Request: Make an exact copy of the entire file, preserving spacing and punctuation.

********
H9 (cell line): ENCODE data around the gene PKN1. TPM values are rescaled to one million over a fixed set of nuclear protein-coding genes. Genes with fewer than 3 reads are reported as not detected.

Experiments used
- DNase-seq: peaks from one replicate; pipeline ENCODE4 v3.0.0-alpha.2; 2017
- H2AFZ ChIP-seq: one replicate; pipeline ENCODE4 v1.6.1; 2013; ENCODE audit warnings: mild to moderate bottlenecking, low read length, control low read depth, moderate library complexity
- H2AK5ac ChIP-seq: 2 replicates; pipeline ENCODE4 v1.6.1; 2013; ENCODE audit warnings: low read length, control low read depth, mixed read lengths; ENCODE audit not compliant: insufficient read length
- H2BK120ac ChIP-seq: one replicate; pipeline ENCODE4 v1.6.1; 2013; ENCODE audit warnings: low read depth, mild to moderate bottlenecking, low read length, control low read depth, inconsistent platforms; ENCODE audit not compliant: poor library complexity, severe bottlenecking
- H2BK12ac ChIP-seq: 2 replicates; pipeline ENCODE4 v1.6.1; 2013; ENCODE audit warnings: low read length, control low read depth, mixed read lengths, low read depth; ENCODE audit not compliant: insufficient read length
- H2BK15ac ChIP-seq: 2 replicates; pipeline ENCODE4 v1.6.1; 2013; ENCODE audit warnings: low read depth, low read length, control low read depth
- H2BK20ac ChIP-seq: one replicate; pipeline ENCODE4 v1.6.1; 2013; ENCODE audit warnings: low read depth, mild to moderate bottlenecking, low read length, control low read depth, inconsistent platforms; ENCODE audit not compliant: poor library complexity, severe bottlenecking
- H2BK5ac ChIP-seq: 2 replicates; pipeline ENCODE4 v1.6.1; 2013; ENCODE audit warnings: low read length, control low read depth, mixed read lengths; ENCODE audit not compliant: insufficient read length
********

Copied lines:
H9 (cell line): ENCODE data around the gene PKN1. TPM values are rescaled to one million over a fixed set of nuclear protein-coding genes. Genes with fewer than 3 reads are reported as not detected.

Experiments used
- DNase-seq: peaks from one replicate; pipeline ENCODE4 v3.0.0-alpha.2; 2017
- H2AFZ ChIP-seq: one replicate; pipeline ENCODE4 v1.6.1; 2013; ENCODE audit warnings: mild to moderate bottlenecking, low read length, control low read depth, moderate library complexity
- H2AK5ac ChIP-seq: 2 replicates; pipeline ENCODE4 v1.6.1; 2013; ENCODE audit warnings: low read length, control low read depth, mixed read lengths; ENCODE audit not compliant: insufficient read length
- H2BK120ac ChIP-seq: one replicate; pipeline ENCODE4 v1.6.1; 2013; ENCODE audit warnings: low read depth, mild to moderate bottlenecking, low read length, control low read depth, inconsistent platforms; ENCODE audit not compliant: poor library complexity, severe bottlenecking
- H2BK12ac ChIP-seq: 2 replicates; pipeline ENCODE4 v1.6.1; 2013; ENCODE audit warnings: low read length, control low read depth, mixed read lengths, low read depth; ENCODE audit not compliant: insufficient read length
- H2BK15ac ChIP-seq: 2 replicates; pipeline ENCODE4 v1.6.1; 2013; ENCODE audit warnings: low read depth, low read length, control low read depth
- H2BK20ac ChIP-seq: one replicate; pipeline ENCODE4 v1.6.1; 2013; ENCODE audit warnings: low read depth, mild to moderate bottlenecking, low read length, control low read depth, inconsistent platforms; ENCODE audit not compliant: poor library complexity, severe bottlenecking
- H2BK5ac ChIP-seq: 2 replicates; pipeline ENCODE4 v1.6.1; 2013; ENCODE audit warnings: low read length, control low read depth, mixed read lengths; ENCODE audit not compliant: insufficient read length